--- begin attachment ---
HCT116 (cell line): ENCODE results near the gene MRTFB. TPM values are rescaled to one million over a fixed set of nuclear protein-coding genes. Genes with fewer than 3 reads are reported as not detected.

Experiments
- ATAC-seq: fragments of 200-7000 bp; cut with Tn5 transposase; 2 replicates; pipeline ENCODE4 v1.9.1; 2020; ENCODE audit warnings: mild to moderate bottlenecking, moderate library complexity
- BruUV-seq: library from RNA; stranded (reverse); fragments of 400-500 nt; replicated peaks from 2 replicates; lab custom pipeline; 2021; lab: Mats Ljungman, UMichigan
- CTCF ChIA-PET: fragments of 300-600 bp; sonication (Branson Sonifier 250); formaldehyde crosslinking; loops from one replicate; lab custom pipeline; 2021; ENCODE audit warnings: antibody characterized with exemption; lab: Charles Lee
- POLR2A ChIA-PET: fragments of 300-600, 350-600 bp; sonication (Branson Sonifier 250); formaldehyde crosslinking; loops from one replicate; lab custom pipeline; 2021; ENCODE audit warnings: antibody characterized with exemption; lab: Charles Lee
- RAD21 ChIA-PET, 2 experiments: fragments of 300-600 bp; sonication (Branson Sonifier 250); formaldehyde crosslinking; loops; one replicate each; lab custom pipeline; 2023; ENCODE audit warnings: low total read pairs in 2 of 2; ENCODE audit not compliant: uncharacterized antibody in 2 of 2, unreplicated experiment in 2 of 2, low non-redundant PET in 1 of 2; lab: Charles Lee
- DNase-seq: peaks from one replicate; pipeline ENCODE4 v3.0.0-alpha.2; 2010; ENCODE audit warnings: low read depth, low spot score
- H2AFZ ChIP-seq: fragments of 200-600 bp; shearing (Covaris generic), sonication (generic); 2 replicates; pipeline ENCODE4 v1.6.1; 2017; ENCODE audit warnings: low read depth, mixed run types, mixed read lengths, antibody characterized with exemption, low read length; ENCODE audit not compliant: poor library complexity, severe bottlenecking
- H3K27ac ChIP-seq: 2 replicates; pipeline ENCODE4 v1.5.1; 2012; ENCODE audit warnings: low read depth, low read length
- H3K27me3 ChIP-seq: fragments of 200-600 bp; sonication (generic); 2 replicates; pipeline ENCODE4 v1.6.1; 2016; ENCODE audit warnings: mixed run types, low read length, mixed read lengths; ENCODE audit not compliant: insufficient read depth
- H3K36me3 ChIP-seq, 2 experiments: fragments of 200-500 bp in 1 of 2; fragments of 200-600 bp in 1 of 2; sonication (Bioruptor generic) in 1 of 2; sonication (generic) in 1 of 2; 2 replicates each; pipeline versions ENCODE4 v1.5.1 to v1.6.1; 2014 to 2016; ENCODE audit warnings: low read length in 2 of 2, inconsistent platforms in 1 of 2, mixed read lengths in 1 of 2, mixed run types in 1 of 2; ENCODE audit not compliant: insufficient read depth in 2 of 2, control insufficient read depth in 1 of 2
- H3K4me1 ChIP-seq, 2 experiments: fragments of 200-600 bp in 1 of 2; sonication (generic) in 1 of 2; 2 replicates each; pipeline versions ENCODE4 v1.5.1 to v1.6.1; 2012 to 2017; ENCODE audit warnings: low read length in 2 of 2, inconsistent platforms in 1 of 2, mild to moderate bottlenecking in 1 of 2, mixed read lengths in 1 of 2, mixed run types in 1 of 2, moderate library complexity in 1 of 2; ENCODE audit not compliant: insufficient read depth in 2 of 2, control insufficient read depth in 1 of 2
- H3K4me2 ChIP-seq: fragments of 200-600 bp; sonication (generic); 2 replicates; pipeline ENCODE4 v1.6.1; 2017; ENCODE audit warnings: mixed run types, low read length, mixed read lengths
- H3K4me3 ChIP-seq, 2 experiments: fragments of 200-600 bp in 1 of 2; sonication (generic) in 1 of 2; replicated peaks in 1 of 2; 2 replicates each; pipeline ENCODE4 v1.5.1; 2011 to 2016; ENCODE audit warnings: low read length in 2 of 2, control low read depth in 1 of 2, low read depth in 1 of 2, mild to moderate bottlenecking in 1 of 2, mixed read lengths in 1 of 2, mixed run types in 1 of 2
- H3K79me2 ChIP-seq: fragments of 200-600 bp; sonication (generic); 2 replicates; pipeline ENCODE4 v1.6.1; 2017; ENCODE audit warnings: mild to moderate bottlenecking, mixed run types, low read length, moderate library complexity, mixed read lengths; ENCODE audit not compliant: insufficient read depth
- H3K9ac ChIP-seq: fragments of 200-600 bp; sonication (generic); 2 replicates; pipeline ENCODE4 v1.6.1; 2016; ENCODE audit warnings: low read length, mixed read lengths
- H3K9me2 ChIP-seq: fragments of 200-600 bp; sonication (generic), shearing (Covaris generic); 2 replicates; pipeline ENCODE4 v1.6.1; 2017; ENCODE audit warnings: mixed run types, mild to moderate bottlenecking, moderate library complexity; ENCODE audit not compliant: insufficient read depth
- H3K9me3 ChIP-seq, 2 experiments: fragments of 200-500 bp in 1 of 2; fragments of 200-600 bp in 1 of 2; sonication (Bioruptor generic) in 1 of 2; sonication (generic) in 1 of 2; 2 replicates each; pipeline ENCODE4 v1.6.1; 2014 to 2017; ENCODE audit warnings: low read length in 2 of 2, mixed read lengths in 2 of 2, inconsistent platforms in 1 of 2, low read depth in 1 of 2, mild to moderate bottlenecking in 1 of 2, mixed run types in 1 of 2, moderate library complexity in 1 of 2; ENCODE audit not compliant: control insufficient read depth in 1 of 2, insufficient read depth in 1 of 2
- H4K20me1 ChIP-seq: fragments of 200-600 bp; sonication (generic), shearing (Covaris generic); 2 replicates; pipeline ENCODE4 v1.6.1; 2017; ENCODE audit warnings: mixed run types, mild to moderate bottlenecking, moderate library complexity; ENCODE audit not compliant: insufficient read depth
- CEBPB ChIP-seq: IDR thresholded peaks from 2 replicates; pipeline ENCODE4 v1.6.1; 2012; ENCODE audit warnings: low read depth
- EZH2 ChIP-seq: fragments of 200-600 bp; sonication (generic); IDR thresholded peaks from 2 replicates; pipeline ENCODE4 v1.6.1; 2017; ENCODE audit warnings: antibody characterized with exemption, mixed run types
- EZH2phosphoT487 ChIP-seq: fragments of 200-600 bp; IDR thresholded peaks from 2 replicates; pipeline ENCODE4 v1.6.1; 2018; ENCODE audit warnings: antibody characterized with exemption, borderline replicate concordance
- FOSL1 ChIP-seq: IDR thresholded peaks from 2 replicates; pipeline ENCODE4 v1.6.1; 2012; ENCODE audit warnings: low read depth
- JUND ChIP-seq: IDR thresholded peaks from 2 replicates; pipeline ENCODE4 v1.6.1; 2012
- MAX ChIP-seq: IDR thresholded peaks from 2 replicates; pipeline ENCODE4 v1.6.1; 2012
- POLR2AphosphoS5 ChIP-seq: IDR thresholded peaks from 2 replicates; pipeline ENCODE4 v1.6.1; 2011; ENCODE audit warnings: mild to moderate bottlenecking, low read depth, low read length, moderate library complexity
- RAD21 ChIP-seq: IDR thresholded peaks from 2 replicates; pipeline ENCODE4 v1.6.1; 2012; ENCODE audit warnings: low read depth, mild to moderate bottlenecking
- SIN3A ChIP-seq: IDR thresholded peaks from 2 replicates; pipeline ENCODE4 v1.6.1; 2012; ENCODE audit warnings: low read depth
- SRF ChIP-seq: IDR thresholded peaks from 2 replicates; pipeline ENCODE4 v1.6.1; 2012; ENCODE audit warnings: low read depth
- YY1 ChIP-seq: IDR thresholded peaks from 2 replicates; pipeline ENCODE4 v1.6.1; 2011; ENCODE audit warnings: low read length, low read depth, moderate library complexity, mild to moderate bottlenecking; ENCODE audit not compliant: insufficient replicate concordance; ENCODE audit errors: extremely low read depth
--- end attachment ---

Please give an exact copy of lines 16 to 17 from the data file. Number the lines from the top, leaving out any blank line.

- H3K79me2 ChIP-seq: fragments of 200-600 bp; sonication (generic); 2 replicates; pipeline ENCODE4 v1.6.1; 2017; ENCODE audit warnings: mild to moderate bottlenecking, mixed run types, low read length, moderate library complexity, mixed read lengths; ENCODE audit not compliant: insufficient read depth
- H3K9ac ChIP-seq: fragments of 200-600 bp; sonication (generic); 2 replicates; pipeline ENCODE4 v1.6.1; 2016; ENCODE audit warnings: low read length, mixed read lengths